When former White House press secretary Sean Spicer bragged in an election-night retrospective this week about his central role at Trump Tower that night, some of his former colleagues did something very Spicer-like: They flipped out.
In the oral history published Tuesday by GQ Magazine, Spicer recalled of the historic day: “A group of us gathered on the fifth floor of Trump Tower in what could be described as basically an oversized utility room.”
Spicer, who during the campaign served as communications director for the Republican National Committee, described to the glossy magazine how he camped out on the fifth floor while political director Bill Stepien was “going through key counties, Florida in particular — Broward, Miami Dade, southern Florida. What’s in, what’s not. I would say that at least through 7:30, 8 o’clock, it was a very cautiously optimistic view.”
After the interview was published, four people who worked with Spicer on the campaign and at the RNC reached out to POLITICO to express surprise that he highlighted his presence on the fifth floor — which served as the nerve center of the campaign’s poll-monitoring operation and data war room that day — because party employees were given strict instructions prohibiting them from going there.
The four sources who were in Trump Tower on Election Day recalled seeing large signs on one of the doors leading to the fifth floor reminding RNC staffers to keep out. “It was a sign you can’t miss,” recalled one person who spent election night in Trump Tower. “It was pretty glaring.”
On election night last year, Trump campaign operatives on the ground across the country were instructed to call into the war room on the fifth floor if they witnessed any “voter fraud” at poll sites across the country, multiple sources said, describing the scene. Most staffers were camped out on the 14th floor of Trump Tower.
The directive to RNC employees to steer clear of floor five was given out of an abundance of caution, according to an RNC employee, to avoid violating a decades-old court order, known as a consent decree. It barred the RNC from challenging voters’ eligibility at the polls after the party was accused in the 1980s of practices meant to discourage African-Americans from voting. The consent decree is set to expire next month, barring proof of any violations.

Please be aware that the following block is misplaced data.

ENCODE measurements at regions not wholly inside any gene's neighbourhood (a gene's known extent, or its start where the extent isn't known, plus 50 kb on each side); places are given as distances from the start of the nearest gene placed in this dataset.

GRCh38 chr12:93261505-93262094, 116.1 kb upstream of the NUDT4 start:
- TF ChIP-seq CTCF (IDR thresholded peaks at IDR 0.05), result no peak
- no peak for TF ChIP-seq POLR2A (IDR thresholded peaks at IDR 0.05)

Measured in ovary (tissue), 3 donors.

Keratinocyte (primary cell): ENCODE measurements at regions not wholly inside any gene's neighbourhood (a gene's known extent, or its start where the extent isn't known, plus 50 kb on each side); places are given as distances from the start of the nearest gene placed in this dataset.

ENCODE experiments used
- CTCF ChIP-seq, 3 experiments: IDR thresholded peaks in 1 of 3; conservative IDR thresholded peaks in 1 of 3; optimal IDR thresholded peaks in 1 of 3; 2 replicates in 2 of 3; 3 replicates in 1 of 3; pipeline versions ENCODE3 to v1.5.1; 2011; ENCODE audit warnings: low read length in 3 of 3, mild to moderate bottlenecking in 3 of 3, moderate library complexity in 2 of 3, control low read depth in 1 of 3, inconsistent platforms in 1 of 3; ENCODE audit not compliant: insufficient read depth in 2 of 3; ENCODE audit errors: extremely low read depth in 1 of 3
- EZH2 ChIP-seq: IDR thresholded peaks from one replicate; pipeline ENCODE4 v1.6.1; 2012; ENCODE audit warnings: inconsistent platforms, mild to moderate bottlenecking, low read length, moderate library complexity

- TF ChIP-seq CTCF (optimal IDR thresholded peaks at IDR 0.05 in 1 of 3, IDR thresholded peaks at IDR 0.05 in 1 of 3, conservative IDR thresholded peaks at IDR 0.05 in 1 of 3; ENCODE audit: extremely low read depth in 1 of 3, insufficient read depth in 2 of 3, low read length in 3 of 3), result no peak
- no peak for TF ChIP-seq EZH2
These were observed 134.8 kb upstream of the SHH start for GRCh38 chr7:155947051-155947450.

The anxious reactions to Spicer’s comment demonstrate how haunted the GOP is by the consent decree — a remnant of a racially charged incident that some party leaders have been longing to leave behind. The party has been vigilant for the past year about avoiding even the appearance of flouting the court order.
Spicer’s mere presence on the floor would not violate the order, attorneys familiar with the order said. And some former campaign operatives said they saw nothing unusual about his presence there, noting that the campaign’s television studio was also located on floor five.
But the four former colleagues who reached out to POLITICO said they were frustrated by the optics of Spicer discussing his presence there in a magazine story just weeks before a judge decides whether to renew the consent decree or let it expire. “Just typical Spicer,” vented one former colleague.
Spicer declined to address the issue.
The RNC referred POLITICO to a four-page memo distributed ahead of Election Day last year, in which RNC chief counsel John Phillippe stressed: “This may sound extreme, but in the past RNC employees have had to spend many hours in litigation merely because they were on email chains that arguably implicated the Consent Decree. Even the appearance of a violation could be a huge drain on time and money while causing significant negative publicity for our party. Make sure to avoid any such appearance.” The memo did not, however, mention any sensitivity surrounding the fifth floor of Trump Tower.